What does that even mean? Does it mean we just have fun all the time? No. Does it mean that we don’t work at what we do? Absolutely not. Does it mean that I couldn’t figure out a way to link all these great pieces for our upcoming concert with a theme? …well, maybe.
But beyond that, this is a phrase that has meant a lot to me since I discovered it more than ten years ago…
Ask most of my students- I can be pretty intense about what we do together. I can be loud (but mostly harmless) and can often jump from one musical concept to another, with a strange analogy thrown in for good measure. I can be serious one moment, and march with a violin (or a stuffed horse) one moment later. We paint musical pictures. We talk about the story behind the notes, the color or shape we want to convey as we play. We start with the end product in mind, and decide together how to get there. We use the MAEIA Assessments as some of our tools for problem solving…a favorite is “Performance Critique” which gives us a common vocabulary and standard for evaluating what we hear as musicians.
After we have this color, or picture in mind, we figure out how to create it with our instruments. Bow Placement, Bow Weight and Bow Speed are the tools we have to work with, but somehow, talking about lanes of traffic on the string, sending the sound to Toledo and scrubbing the silver off the string seems to be equally effective and a bit less clinical as we work…it can even be “FUN”.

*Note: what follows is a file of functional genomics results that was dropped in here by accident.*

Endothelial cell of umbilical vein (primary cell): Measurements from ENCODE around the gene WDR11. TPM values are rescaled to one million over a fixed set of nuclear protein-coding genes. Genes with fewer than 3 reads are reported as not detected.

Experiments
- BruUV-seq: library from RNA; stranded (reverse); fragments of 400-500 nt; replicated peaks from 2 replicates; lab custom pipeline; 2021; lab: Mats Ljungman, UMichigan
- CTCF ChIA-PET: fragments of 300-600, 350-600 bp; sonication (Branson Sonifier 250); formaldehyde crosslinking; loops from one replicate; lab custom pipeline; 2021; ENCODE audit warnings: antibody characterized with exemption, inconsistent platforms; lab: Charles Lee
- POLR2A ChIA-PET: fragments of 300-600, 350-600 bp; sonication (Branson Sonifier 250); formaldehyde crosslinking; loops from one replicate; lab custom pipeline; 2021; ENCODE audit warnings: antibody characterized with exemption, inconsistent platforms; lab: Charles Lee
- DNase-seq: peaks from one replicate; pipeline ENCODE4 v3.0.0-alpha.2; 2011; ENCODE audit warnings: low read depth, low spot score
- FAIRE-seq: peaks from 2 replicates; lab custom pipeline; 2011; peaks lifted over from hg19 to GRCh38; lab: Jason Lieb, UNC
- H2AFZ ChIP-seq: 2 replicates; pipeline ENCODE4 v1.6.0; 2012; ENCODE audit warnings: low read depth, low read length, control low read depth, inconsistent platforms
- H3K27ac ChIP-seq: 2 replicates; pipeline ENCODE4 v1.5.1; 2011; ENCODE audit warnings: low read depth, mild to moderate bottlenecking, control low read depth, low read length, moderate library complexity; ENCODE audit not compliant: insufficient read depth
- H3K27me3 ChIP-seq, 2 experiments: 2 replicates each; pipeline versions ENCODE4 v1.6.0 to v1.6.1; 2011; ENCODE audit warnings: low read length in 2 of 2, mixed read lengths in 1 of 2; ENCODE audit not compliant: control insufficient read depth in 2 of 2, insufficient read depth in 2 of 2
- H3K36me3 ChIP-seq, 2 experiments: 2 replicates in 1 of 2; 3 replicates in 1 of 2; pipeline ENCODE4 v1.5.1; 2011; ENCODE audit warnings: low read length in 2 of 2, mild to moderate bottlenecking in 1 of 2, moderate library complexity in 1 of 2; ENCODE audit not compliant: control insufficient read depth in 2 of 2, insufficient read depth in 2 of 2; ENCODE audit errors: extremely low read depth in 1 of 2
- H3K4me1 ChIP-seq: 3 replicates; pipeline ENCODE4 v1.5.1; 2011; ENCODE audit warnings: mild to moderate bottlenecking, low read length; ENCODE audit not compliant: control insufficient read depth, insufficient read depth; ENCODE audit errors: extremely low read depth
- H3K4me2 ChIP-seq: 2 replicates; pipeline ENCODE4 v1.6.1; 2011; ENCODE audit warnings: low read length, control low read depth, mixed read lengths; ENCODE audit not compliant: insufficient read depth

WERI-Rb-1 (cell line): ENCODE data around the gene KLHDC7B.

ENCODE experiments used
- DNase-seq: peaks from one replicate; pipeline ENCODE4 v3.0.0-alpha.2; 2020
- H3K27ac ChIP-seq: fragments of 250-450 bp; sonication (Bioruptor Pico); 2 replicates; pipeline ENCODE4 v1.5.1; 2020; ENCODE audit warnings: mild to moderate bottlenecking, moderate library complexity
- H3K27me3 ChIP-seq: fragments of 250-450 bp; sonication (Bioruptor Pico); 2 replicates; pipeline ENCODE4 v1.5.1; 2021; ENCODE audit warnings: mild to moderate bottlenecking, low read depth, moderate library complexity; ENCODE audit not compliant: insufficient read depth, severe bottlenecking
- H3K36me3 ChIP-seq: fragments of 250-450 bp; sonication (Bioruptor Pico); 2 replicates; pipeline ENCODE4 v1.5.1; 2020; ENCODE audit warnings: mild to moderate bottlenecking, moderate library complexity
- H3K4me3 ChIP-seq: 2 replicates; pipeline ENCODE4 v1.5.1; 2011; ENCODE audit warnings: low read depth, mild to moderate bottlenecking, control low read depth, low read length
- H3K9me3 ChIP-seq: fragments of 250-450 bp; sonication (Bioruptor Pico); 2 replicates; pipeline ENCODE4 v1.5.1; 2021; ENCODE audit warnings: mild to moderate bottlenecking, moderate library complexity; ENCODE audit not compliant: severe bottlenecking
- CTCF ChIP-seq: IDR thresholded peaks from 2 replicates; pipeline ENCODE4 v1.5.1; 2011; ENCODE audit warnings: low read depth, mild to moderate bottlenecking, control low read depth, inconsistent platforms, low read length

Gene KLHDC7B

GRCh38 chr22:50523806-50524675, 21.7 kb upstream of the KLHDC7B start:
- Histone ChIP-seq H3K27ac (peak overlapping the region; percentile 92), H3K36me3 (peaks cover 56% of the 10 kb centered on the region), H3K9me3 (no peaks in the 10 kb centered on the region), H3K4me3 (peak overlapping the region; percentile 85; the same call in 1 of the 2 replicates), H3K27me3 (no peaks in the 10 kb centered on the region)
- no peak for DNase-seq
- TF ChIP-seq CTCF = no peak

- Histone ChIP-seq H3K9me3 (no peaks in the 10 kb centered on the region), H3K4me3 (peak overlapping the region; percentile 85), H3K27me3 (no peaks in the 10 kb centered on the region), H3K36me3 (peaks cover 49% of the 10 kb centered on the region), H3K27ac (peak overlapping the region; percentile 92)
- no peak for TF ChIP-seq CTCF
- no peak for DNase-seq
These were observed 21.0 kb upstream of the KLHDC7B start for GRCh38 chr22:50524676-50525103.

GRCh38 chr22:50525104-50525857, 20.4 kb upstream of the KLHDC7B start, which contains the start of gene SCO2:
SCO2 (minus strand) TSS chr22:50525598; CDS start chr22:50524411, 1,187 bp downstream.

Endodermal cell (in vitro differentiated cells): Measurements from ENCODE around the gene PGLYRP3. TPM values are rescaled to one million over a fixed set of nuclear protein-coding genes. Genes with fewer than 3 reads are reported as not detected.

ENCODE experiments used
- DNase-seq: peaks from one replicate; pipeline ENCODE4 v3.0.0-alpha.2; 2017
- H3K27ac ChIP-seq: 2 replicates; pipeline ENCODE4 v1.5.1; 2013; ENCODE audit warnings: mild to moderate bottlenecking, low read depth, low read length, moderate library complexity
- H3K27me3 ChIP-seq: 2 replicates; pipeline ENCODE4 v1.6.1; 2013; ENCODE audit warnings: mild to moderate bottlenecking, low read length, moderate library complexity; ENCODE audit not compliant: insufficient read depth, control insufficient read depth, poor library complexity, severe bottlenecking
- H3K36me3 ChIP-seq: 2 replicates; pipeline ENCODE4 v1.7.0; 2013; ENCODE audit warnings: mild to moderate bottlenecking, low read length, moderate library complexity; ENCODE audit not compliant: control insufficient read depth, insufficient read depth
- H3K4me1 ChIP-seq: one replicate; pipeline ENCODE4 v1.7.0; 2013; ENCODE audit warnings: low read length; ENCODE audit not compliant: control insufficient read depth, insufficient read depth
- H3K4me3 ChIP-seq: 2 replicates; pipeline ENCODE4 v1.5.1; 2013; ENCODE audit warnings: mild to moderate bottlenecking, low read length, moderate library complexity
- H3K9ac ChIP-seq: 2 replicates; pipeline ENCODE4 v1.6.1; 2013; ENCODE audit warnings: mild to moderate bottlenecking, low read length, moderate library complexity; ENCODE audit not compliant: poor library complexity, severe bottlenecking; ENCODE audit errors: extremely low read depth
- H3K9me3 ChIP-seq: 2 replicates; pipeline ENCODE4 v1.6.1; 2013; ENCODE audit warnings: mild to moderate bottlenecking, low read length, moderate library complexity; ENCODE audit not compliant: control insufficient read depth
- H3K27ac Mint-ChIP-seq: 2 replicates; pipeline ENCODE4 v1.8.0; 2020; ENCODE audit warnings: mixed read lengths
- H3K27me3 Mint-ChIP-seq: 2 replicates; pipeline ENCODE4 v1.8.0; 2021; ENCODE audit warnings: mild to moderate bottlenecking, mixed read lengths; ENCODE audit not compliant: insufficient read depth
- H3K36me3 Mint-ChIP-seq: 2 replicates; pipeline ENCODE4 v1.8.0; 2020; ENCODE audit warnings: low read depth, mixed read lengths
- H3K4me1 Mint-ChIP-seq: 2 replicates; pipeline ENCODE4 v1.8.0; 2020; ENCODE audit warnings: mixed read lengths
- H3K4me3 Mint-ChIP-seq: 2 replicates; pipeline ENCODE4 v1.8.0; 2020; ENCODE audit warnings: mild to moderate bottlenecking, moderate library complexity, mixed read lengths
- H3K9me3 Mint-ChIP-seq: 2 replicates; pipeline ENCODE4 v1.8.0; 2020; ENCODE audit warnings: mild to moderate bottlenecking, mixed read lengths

Our Chamber Music Project, also a MAEIA Assessment Task, is an activity that promotes independent musicianship, collaborative skills and the ability to use all of the skills we learn and practice in class. It is a pretty hefty playing test, culminating in a class recital, but the kids look forward to it. Once you teach students what they are listening for, help them discover the specific tools to use and instill a willingness to be vulnerable and explore without fear of failure, they truly begin to embrace this challenge and have “FUN”. And isn’t that what learning is about?
I am in love with teaching music. I am more in love with teaching the “art-centric” process of thinking and learning. Through the art of performing we use: persistence, collaboration, creative thought, self-analysis, critical thinking and problem solving. We learn to fail and try again, to fall and get back up. We learn that doing less than your best is not an option. In short, we learn all of the skills and strategies necessary to be a productive, resourceful human being. All of these characteristics easily transfer to any profession or subject.
Whew, that was a heavy paragraph…it all comes down to one thing. We GET to make music together. We GET to have fun while we do it. We GET to be better versions of ourselves because of it. “No music without fun, no fun without music.”
Cathy DePentu is a MAEIA Leadership Fellow and serves as Director of Orchestras for Plymouth Canton Community Schools.Click here for a Printer friendly version of this article.